I'd like to place two NiMh batteries in series to drive a string of single LEDs. I can charge them simply at C/20 or so and the output will be intermittant so the batteries will never reach half charge. However, this will be in a permanent fixture, soldered to a pcb. I worry that variation between the batteries, including internal leakage, could eventually (over a year or so) cause them to have significantly different charge. Is this a problem? Is there a simple circuit to eliminate this? Could high value resistors (10 meg?) in parallel with each battery help? Any suggestions?
NiMH has pretty high self-discharge. Read: the internal isolation is probably much lower than 10 MΩ. So those won't do anything.
I don't see any problems with NiMH cells in series – and the experience that all over the world, billions of battery packs are NiMH and NiCd series seems to indicate it's not a problem, too.
Notice that for battery applications, you'd design your LED system to be as energy-efficient as possible. Thus, you'd very much avoid having a voltage source higher than the forward voltage of the LEDs just to have a voltage to drop across series resistors – these really are nothing but wasters of energy.
Thus, you'd usually use a switch-mode current supply, which you can even buy as dedicated LED driver ICs – it's pretty common to e.g. find controllers that can take lower voltages and step them up for usage as smartphone flash drivers.
But basically, any LED driver really is just a switch-mode power supply in constant current mode. It's not really hard to build one that e.g. steps up 1.2V (a single NiMH cell) to something between 1.8 and 3V at a constant 30 mA to drive an LED with constantly the optimal current. Of course, you can also aim for higher voltage ranges, but usually, that implies that size goes up or efficiency goes down.
By the way, whether NiMH is the optimal battery chemistry choice is debatable: You usually use NiMH for high-current devices these days. For low current things, LiIon is commonly used – due to smaller size, lower self-discharge and also, often due to their higher voltage (something around 3.7 V, typically), which allows simple step-down converters for many applications. Charging is of course a bit more complicated, but that can usually be tackled by dedicated charging ICs or modules.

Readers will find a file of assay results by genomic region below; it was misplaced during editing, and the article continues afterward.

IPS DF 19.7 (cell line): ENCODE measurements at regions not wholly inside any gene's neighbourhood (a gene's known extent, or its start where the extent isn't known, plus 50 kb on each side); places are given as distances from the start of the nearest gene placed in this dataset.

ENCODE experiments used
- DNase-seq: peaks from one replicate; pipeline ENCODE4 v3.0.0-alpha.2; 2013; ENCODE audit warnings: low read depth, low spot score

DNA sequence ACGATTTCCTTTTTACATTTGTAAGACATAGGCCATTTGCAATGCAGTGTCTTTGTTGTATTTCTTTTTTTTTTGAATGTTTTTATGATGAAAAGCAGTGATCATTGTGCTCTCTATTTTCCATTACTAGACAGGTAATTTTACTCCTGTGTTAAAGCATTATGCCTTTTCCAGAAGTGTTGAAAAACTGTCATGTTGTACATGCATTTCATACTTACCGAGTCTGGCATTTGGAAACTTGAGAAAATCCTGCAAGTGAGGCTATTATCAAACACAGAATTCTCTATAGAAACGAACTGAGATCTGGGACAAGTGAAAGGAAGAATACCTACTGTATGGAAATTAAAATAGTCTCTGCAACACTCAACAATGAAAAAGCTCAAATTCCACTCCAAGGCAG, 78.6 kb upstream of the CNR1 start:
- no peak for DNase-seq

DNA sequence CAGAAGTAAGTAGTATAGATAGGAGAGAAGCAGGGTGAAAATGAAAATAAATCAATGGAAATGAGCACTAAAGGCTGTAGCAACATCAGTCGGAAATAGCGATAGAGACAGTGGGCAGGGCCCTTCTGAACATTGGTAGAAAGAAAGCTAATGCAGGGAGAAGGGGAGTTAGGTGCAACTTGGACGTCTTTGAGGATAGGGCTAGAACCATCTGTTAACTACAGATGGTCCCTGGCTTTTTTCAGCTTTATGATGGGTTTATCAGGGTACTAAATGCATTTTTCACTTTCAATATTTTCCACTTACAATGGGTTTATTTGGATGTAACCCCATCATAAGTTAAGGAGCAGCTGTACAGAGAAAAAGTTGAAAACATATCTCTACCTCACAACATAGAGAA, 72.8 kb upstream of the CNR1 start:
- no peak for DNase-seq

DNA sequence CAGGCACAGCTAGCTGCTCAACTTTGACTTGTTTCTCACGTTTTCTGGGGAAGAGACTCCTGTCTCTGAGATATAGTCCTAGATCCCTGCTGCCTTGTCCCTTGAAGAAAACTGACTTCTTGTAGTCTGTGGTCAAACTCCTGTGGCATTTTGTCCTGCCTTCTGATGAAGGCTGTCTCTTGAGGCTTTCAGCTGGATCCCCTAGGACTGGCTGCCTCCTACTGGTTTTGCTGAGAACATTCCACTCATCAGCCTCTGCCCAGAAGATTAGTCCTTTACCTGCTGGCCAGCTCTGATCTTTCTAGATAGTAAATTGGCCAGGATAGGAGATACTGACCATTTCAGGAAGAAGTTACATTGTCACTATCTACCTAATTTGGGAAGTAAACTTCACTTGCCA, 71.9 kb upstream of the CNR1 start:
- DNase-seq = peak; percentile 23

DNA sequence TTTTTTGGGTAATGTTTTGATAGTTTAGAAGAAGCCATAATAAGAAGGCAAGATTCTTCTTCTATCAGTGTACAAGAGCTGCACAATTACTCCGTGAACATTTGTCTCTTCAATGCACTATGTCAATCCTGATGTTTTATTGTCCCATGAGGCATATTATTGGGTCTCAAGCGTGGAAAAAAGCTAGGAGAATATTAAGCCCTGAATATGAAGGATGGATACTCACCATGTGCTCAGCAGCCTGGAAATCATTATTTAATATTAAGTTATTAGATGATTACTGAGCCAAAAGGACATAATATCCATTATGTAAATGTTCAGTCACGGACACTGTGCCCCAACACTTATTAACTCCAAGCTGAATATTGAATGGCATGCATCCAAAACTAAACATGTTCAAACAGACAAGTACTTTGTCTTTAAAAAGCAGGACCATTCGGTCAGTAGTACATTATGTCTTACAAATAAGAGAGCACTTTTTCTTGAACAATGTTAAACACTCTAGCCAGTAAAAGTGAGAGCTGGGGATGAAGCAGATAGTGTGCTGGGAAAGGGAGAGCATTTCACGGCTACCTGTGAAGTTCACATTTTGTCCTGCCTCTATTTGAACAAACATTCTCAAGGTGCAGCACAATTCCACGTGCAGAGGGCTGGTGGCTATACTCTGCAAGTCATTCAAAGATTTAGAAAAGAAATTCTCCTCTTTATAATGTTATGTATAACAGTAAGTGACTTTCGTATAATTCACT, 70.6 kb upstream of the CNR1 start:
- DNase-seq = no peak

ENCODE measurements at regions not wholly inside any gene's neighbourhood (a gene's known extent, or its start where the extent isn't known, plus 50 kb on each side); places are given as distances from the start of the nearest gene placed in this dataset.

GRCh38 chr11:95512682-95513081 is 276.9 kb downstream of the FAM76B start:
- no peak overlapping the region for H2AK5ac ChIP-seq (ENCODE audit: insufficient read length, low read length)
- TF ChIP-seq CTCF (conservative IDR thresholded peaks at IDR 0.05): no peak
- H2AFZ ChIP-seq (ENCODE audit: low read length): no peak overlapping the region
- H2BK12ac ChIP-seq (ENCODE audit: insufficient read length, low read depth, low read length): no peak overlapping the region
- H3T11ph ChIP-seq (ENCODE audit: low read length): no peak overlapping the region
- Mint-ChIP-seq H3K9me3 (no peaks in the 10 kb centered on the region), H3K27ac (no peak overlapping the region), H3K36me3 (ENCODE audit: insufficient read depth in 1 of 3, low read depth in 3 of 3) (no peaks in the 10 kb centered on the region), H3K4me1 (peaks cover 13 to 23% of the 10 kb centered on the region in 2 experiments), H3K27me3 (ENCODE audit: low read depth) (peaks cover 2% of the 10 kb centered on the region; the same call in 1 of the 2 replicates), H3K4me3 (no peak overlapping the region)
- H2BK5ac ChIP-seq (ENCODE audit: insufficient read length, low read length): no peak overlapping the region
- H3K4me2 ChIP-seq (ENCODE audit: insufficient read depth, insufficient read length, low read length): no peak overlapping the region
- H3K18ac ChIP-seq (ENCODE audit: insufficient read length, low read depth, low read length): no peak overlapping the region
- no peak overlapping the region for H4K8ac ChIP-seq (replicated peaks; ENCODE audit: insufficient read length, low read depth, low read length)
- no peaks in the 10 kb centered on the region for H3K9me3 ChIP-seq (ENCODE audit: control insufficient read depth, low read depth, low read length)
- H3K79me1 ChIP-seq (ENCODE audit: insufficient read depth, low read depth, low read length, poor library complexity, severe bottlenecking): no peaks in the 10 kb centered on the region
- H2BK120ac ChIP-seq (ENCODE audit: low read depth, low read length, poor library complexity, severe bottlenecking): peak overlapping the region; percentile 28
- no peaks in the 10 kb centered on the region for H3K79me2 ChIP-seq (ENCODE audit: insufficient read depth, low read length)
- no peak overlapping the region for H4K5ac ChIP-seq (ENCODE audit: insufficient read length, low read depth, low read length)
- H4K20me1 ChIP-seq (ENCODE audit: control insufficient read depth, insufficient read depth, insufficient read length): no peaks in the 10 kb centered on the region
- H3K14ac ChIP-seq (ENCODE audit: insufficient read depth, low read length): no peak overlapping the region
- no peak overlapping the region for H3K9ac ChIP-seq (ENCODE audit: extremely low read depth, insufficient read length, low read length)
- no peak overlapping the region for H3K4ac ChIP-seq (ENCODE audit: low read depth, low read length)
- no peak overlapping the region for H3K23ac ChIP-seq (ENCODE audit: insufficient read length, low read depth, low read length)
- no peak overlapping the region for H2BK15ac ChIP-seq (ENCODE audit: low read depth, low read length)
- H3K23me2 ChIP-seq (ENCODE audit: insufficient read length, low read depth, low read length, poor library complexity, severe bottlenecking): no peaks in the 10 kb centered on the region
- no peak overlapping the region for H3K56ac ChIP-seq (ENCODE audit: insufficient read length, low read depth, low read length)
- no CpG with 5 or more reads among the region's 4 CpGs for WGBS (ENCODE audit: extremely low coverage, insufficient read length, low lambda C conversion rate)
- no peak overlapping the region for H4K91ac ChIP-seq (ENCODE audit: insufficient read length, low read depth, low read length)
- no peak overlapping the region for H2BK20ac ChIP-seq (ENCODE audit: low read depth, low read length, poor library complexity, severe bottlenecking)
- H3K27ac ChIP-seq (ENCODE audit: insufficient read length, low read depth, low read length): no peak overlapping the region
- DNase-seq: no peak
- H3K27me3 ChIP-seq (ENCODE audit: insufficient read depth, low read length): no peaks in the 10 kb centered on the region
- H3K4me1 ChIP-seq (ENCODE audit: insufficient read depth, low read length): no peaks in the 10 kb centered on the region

NiMH batteries are balanced simply by giving them a full charge. With cells in series they are all charged at the same current, so cells that need less charge must be overcharged to ensure that the other cells also receive a full charge. All you have to do is charge the battery long enough to top up every cell no matter how much charge it has left. This can be guaranteed by charging the battery to its rated capacity.
The only potential problem is that once a cell gets to full charge it has to dissipate the extra energy because it can't store it. If the charge rate is too high then it could be damaged by overheating. However at C/20 the temperature rise is low, so it is quite safe to charge for 20 hours even if some cells are already partially charged.
If you know that the battery will never be drained below 50% then you can charge for 10 hours, or even less if you know that less was taken out. However you should occasionally give it a 'balance charge' to full rated capacity, to make up for different leakage rates between cells.
Standard NimH cells have fairly high self discharge and can easily go out of balance over just a few weeks, but LSD (Low Self Discharge) cells such the Panasonic Eneloop are much better. The latest generation retain 90% charge after 1 year.